Having said that, I know a few excellent writers whose wives or their beta readers/writing group act as their editors and do a good job, so if you’re motivated you can find someone. Obviously someone with a relevant degree and experience is preferable to a well-dressed friend, but even that is preferable to nothing. To me, there is no excuse for putting out unedited work you are asking readers to pay for. Why should they, if it wasn’t worth your time and money to guarantee it’s as good as it can be? I can’t tell you how many books I’ve given up on by page 20 due to the obvious lack of editing. I’m quite sure I’m not alone in that. But when I see typos, grammatical mistakes and omitted words in just the first pages of the preview, I’m out. And that’s a surprising number of books. A shocking number, actually.

If your career is important to you and you value it, act like it. Polish your work till your eyes and fingers bleed, then get someone qualified to edit it, or you’ll be doomed to failure before you’ve gotten out of the gate. Sorry. That’s just the way it is. And I know you think you’re different. Everyone does, just like all the other different people.

Talent and drive only take you so far. If you want to sell a high quality product, you need to invest in making it one. Perhaps you don’t care whether you are selling something high quality or not. That’s fine, but I think it’s a loser as a business plan in all but the shortest term. As more books hit the market, there will be an ocean of unproofed, poorly written work vying for the reader pool. The only way I can think of to differentiate yourself is to craft the best product  you can.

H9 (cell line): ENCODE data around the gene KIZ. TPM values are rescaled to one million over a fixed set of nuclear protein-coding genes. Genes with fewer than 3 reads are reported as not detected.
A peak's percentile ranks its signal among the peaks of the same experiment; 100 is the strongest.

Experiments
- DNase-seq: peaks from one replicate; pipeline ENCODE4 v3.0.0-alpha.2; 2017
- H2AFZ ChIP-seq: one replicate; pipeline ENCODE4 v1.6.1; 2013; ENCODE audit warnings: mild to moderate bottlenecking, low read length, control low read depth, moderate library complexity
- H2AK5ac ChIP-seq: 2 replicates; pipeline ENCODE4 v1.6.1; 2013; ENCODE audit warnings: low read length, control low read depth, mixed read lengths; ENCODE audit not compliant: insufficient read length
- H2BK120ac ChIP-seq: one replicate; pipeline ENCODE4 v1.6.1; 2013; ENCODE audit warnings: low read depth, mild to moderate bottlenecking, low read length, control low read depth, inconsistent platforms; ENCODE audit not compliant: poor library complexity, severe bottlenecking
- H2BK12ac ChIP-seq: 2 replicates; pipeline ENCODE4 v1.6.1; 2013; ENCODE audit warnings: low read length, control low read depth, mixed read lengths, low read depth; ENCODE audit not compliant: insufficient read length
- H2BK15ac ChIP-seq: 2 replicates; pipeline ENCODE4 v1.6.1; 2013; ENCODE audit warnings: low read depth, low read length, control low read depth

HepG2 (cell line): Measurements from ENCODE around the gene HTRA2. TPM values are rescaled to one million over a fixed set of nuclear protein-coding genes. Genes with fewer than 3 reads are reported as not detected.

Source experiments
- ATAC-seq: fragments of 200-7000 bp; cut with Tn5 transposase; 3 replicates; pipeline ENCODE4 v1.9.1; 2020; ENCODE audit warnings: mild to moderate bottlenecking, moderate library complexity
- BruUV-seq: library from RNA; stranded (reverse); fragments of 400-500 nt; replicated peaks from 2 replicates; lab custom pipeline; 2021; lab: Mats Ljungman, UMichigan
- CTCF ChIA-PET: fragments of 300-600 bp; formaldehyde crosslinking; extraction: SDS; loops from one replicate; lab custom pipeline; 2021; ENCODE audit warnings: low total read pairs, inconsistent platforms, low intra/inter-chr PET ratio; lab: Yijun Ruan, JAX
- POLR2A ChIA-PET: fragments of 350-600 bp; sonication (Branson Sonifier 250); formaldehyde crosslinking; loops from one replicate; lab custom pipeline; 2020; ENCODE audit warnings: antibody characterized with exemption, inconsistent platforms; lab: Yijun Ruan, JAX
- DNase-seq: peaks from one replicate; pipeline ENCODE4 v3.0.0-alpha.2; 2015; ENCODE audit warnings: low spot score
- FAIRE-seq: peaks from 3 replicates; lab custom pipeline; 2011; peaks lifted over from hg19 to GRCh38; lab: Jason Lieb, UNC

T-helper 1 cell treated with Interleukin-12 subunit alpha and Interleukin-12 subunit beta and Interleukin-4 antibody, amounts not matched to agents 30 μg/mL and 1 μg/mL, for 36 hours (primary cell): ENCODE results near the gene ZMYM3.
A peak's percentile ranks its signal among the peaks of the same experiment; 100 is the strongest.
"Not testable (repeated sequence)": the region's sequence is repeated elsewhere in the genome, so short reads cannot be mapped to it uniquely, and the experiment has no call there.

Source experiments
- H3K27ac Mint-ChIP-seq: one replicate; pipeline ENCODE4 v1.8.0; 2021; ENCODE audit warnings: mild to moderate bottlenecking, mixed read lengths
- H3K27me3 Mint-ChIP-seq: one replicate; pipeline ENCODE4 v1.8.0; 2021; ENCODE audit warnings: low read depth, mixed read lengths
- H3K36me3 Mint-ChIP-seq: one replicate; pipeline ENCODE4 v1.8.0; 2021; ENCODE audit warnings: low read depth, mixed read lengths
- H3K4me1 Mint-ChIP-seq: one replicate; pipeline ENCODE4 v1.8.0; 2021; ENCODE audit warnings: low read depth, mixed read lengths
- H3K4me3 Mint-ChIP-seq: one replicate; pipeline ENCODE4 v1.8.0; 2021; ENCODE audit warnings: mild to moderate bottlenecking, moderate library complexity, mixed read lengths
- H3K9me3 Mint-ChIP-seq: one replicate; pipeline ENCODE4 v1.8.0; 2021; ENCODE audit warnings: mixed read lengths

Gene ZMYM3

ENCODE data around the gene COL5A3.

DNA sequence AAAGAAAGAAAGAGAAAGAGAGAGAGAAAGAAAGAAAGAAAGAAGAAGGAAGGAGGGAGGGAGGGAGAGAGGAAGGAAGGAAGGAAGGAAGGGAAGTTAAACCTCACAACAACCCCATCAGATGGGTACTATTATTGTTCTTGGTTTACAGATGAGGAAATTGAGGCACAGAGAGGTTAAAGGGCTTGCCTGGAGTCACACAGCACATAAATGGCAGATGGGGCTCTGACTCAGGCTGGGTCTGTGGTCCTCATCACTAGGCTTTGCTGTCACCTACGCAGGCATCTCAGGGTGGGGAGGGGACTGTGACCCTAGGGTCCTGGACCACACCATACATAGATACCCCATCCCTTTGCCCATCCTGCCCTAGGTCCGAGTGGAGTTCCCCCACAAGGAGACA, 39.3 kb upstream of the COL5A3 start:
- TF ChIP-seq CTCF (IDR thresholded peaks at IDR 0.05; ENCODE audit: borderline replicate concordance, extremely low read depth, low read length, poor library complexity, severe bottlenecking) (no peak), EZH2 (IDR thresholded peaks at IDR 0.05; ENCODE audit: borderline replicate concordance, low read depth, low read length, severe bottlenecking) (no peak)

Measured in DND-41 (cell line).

So far so good.

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Comments

  1. Sun 23rd Sep 2012 at 1:54 pm

    Love your advice about reading the “final” version of a MS on a Kindle. I do the same for a last read through. It is amazing what stands out.

    Reply
    • Russell Blake  –  Sun 23rd Sep 2012 at 2:10 pm

      Yes, and if you read it with Sans Serif even more jumps out. I think it’s all about tricking the eye so that the familiar isn’t. Once we’ve read an MS on screen in Times New Roman a dozen times, our brain fills in the blanks and skips over things. So we need to trick it, jolt it, force it to actually read what’s on the page, not what we expect to be there based on all the other run-throughs.

      Reply
  2. Sun 23rd Sep 2012 at 2:59 pm

    I was talking to someone on this exact topic yesterday. She recommended I join indie groups and chat rooms to find an editor.
    Can anyone expand on this? I don’t need one quite yet, but I will. How does one find a good editor?

    Reply
    • Russell Blake  –  Sun 23rd Sep 2012 at 4:03 pm

      Boy, that’s a tough one. I think word of mouth is best. There are so many sketchy ones out there who are marginal or worse.

      Reply